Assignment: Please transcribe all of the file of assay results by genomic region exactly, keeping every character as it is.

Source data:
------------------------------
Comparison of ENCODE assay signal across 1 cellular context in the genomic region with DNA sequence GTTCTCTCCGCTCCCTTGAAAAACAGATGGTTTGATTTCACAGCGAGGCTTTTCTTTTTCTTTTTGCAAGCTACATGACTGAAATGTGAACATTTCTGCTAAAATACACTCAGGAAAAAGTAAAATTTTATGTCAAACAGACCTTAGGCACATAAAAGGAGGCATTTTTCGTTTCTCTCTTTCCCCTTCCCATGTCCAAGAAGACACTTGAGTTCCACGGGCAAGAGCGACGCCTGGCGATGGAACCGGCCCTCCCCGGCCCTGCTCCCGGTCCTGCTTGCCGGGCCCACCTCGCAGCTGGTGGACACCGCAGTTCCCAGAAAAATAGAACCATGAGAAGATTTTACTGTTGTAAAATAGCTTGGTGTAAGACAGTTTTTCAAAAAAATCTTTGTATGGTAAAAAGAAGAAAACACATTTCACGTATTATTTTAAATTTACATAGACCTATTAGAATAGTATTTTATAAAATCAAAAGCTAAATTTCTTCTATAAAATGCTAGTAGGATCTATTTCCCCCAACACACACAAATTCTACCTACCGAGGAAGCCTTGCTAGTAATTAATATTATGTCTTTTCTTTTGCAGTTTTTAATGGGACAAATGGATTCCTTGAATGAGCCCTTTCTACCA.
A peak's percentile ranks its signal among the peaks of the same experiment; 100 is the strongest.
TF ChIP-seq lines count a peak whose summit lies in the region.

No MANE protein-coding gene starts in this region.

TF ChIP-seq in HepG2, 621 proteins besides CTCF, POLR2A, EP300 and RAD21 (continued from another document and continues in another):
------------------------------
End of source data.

Comparison of ENCODE assay signal across 1 cellular context in the genomic region with DNA sequence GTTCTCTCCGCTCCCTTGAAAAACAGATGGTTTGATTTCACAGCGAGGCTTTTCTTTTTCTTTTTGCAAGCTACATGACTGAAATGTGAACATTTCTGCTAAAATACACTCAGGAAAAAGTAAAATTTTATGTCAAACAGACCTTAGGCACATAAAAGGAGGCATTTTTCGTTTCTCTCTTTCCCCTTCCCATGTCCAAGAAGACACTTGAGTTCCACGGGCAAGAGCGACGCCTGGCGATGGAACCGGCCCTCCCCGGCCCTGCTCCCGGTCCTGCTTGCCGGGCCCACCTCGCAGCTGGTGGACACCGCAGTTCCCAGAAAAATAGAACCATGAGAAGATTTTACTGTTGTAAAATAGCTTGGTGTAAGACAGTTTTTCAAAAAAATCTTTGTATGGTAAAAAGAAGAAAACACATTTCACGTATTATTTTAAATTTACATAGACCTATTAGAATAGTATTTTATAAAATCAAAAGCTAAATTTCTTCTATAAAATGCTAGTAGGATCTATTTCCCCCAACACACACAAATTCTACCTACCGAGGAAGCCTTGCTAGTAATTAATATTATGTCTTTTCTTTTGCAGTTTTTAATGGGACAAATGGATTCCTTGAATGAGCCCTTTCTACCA.
A peak's percentile ranks its signal among the peaks of the same experiment; 100 is the strongest.
TF ChIP-seq lines count a peak whose summit lies in the region.

No MANE protein-coding gene starts in this region.

TF ChIP-seq in HepG2, 621 proteins besides CTCF, POLR2A, EP300 and RAD21 (continued from another document and continues in another):